1. Hi again, Ainslie,

      We should say that there is no “they” for people with ADHD. With an estimated 10-30 million people in the US alone estimated to have ADHD, the only thing such a large number of people have in common is variable aspects of a variable syndrome.

      Yet, all that you describe is not unknown among severe ADHD.

      The question the public likely has is, “Why keep putting up with this behavior? Why let it continue and compound?”

      That of course is a good question, and one that individuals in this situation need to ask themselves, to prevent future such situations.

      I know from my own experience, there can be a “war zone” phenomenon — where you are so turned around and confused by what’s going on, trying to put out fire by fire, that you don’t always act rationally. Your brain can go only so far, especially if you are also working full-time.

      If one has been competent in life before this relationship, there can be this idea that “I can handle this, if I just figure out what to do.” Unfortunately, severe ADHD can outfox and outstep everyone.

      As far as who cares about the “partners of,” you’re looking at her. I was the first one to even acknowledge and then serve this population, for years through free online and local support groups. My first book was an outgrowth of this work.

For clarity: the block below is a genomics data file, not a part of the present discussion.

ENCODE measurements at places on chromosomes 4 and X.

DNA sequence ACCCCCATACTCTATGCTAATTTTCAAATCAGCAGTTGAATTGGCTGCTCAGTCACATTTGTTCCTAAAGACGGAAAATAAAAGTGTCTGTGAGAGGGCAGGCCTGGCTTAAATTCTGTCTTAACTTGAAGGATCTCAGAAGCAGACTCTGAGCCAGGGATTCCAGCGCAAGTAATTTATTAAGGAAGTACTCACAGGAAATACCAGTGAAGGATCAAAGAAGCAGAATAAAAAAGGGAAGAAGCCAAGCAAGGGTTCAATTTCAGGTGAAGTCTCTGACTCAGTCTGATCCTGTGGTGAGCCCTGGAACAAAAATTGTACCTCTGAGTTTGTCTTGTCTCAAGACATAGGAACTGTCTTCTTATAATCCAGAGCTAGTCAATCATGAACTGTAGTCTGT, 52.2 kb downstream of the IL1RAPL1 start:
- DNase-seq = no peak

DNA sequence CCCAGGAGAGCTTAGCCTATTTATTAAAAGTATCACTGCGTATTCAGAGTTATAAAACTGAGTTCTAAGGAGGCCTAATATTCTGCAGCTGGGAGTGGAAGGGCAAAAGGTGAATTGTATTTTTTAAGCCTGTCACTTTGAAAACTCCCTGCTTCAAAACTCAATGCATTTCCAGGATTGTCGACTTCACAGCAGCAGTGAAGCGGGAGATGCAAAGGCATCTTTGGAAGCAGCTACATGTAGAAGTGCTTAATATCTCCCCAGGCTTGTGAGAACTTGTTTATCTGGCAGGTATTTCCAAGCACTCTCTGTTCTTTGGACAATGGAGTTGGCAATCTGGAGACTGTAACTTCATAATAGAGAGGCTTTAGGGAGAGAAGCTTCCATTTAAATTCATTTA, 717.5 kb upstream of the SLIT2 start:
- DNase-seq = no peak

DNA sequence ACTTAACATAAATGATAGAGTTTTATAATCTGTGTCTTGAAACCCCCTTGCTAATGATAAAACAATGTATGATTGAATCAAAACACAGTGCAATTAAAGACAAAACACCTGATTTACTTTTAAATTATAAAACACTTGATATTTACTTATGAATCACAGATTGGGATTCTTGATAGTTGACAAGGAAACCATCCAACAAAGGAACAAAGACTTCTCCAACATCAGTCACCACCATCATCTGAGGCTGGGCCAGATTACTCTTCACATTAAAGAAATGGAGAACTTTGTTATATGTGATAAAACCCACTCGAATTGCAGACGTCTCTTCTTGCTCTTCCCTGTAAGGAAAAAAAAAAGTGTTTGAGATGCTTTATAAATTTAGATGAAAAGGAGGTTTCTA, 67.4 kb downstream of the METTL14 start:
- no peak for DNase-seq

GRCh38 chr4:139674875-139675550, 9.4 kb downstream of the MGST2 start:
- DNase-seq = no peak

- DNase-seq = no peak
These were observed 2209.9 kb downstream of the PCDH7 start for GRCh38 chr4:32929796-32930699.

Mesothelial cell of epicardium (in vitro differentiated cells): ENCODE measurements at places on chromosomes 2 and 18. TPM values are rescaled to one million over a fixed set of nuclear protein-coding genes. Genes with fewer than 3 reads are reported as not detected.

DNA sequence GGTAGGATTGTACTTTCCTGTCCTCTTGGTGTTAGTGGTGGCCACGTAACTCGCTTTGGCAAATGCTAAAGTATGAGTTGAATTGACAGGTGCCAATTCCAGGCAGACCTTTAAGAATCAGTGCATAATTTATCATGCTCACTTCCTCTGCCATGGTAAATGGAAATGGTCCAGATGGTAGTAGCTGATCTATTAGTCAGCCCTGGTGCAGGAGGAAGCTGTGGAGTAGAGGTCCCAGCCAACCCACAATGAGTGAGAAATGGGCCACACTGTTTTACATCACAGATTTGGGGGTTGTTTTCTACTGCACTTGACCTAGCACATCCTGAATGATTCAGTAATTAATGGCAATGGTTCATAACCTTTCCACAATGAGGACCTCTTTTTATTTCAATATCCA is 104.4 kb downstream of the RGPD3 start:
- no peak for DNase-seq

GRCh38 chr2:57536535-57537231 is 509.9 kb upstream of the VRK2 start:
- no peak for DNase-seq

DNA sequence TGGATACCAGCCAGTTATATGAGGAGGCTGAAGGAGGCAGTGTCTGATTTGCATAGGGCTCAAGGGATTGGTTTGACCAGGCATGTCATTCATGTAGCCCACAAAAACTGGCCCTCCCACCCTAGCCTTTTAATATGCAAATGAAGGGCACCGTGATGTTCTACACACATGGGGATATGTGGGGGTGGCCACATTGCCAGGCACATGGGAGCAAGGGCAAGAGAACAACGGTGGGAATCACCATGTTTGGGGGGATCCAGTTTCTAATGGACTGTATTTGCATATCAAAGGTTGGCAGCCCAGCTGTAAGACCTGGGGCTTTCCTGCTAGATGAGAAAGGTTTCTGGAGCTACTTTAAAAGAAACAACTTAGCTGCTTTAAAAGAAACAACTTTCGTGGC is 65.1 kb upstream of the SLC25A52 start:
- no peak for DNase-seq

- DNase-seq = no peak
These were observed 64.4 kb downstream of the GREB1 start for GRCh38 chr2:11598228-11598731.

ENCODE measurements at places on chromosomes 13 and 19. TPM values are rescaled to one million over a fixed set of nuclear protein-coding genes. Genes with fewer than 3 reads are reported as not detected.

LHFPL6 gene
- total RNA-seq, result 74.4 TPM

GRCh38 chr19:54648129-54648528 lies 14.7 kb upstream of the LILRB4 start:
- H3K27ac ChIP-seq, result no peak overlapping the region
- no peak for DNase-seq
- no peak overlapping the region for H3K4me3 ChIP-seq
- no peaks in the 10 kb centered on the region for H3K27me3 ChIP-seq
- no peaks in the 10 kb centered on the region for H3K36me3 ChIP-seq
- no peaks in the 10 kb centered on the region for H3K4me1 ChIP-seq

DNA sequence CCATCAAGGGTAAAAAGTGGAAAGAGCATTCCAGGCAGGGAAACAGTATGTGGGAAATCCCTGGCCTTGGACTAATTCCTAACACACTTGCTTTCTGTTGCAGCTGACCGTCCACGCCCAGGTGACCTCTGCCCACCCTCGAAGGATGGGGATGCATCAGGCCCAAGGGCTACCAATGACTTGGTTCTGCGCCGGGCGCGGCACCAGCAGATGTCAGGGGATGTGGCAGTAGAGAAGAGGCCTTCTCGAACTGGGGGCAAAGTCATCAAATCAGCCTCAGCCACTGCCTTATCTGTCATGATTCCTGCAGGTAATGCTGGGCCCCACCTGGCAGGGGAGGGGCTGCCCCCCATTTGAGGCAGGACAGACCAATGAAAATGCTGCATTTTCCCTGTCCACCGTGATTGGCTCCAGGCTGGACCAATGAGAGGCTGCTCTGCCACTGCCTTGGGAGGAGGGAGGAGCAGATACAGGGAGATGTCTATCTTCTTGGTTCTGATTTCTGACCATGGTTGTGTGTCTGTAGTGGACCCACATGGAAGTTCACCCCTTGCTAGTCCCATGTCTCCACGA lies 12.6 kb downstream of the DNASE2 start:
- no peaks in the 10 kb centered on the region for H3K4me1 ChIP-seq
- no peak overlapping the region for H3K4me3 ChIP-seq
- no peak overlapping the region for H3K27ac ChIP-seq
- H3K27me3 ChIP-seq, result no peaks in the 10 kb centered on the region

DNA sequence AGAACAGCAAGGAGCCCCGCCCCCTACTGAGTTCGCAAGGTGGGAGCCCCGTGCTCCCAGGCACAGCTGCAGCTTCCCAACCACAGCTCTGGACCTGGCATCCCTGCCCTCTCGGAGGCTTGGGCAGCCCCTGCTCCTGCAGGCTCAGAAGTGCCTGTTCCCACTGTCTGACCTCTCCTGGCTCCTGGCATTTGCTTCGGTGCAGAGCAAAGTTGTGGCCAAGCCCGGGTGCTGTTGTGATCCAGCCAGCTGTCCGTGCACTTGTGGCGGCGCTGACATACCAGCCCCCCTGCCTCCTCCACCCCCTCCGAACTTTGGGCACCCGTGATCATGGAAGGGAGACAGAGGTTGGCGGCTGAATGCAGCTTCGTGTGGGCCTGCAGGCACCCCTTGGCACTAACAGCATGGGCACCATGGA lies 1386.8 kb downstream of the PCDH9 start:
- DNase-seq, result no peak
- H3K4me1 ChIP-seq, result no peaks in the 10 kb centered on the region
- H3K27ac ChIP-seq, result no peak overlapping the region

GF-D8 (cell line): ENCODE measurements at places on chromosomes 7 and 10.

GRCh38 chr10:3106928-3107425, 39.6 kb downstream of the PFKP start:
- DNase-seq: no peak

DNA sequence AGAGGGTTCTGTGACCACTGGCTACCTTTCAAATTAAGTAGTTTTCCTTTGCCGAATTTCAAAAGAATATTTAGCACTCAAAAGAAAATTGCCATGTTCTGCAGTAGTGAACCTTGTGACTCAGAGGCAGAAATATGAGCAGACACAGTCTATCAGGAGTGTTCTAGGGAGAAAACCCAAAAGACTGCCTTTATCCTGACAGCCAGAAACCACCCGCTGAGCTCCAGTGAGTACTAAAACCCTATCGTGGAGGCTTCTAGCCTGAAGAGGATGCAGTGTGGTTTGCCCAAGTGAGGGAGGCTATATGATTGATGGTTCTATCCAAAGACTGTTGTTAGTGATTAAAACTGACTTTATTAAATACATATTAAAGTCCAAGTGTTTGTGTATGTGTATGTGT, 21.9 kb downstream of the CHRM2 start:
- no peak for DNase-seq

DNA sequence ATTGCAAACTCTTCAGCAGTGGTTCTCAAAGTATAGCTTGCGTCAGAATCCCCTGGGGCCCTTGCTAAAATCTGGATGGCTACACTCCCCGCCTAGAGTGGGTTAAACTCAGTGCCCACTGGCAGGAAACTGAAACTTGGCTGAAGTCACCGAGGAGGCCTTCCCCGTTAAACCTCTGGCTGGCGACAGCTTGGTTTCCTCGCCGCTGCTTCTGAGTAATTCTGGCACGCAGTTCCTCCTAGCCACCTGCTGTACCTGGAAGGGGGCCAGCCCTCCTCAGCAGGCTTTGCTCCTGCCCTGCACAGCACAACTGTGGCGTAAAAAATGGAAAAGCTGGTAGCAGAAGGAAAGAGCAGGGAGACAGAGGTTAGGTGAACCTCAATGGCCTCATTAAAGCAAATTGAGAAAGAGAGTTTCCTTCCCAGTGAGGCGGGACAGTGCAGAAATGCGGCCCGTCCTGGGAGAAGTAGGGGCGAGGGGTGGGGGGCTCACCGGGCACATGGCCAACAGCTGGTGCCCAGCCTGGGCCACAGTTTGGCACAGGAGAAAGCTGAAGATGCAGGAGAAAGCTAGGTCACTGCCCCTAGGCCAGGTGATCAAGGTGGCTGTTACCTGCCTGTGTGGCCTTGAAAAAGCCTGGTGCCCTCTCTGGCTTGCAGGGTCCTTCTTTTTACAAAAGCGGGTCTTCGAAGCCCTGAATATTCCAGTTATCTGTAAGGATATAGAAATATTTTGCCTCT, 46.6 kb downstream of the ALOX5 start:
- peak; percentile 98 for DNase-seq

Best of luck to yhou going forward.

      g

  5. Jane in NorCal

    My person w ADD was initially so very attentive, I was in heaven! Beautiful cards of appreciation, elaborately planned and over the top, fun dates, laughter and lightheartedness abounded. Not to mention the more private moments being fantastic… ehem…Now I now that was the heady, falling in love time, fueled by “hyperfocus”. . Over time, much of all that sadly faded. In his case, he cannot keep on track unless hyperfocused. Even then, will take him forever and completing any project is a rarity. How he managed in the workforce is a mystery to me! ( I met him when he retired). So many oddties abound. He also has been diagnosed with more than one other comorbid mental health condition, that erupt in an ugly manner. Sum total is a terribly out of control, spinning wheels lifestyle. No thought of it’s affect on others! Weeks of no communication= ” I needed to lay low and get things done”. Sigh. Story for another day. Thanks Gina, for all you do to support these challenged souls, and those who care about them.

    1. Hi Jane,

      Thanks for your comment.

      I feel for the folks who got the hyperfocus “bait and switch.” That can be so unsettling and disorienting, because the natural tendency (reinforced by the culture and even therapy sometimes) is to think, “What did I do to make him lose interest?”

      I hope that the “spinning wheels lifestyle” slows, for both of you.

      best,
      g

  6. The “spontaneity” is killing us. Almost always leads to conflict because he’ll decide at the last minute that the family should go do something together. But when I say we already have XYZ planned for the day, I’m the bad guy. So frustrating.

    The person I fell in love with really has disappeared.